Living Therapeutics Initiative Will Accelerate Development and Delivery of Revolutionary Treatments

Investments Totaling $250M Have Catalyzed Research and Clinical Trials Across Many Disciplines

By Ariel Bleicher and Cyril Manning | | June 10, 2021

Tang Lab UCSF

Artistic rendition of an immunofluorescent image of T cells in transplanted islets in mice. Image courtesy the Tang Lab, UCSF.

UC San Francisco is launching a new initiative to propel the development of living therapeutics – a category of treatments broadly defined as human and microbial living cells that are selected, modified, or engineered to treat or cure disease – and bring them quickly to patients. 

The Living Therapeutics Initiative (LTI) will bring together UCSF’s vast scientific and clinical expertise to accelerate research and quickly advance promising therapies to clinical trials for patients who have few, if any, good treatment options. As a federation of established UCSF initiatives, the LTI will allow disparate research and clinical programs to share information, tools and platforms. Early this fall, the initiative will launch a $50 million grants program, made possible by philanthropy, to fund UCSF faculty living-therapeutics projects.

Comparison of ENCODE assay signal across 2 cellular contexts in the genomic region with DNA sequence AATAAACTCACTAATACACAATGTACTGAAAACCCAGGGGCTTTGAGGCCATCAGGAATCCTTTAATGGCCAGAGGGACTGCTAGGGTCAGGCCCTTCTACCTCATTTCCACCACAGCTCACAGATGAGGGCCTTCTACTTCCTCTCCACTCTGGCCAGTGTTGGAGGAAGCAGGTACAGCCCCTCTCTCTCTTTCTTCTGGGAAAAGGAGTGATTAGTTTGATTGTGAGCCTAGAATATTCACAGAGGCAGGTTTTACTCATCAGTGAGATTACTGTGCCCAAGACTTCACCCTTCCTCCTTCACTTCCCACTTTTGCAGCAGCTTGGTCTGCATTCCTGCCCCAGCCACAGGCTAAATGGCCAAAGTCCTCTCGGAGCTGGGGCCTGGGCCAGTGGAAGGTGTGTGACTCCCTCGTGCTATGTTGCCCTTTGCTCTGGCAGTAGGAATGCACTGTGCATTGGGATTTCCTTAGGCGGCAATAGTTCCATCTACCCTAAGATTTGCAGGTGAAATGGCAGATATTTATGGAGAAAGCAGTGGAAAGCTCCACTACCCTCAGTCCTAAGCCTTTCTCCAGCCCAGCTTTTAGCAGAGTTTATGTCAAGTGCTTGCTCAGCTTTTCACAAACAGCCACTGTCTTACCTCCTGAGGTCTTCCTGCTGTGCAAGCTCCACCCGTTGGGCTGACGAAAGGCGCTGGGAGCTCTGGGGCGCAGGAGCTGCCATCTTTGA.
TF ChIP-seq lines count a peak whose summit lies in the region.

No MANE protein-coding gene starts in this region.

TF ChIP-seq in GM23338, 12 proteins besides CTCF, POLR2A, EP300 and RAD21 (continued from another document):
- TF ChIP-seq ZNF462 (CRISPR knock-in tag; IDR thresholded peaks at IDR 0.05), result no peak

“The Living Therapeutics Initiative creates a seamless continuum from the earliest stages of discovery all the way through to patient treatment in our hospitals,” said UCSF Chancellor Sam Hawgood, MBBS. “This process will span discovery, translational development, manufacturing therapeutic products, executing clinical trials, and securing regulatory approval for novel therapeutics. It will transform how we approach some of the most difficult diseases.” 

Over the past few years, UCSF has raised philanthropic gifts and made institutional commitments totaling more than $250 million to support living therapeutics-related efforts across the University. 

A New Paradigm

Living therapeutics have been called a “new third pillar” of medicine, following small-molecule drugs (relatively simple compounds that can be chemically manufactured) and biologics (proteins and other molecules synthesized within microorganisms or cells).

CAR-T-cell therapies, which were among the first living therapeutics, have already proven lifesaving for patients with certain blood cancers. “These advances can be replicated in other disciplines, and modification of cells to deliver these therapies is going to become a major new modality for many, many diseases,” said Alan Ashworth, PhD, FRS, president of the UCSF Helen Diller Family Comprehensive Cancer Center and chair of the LTI steering committee.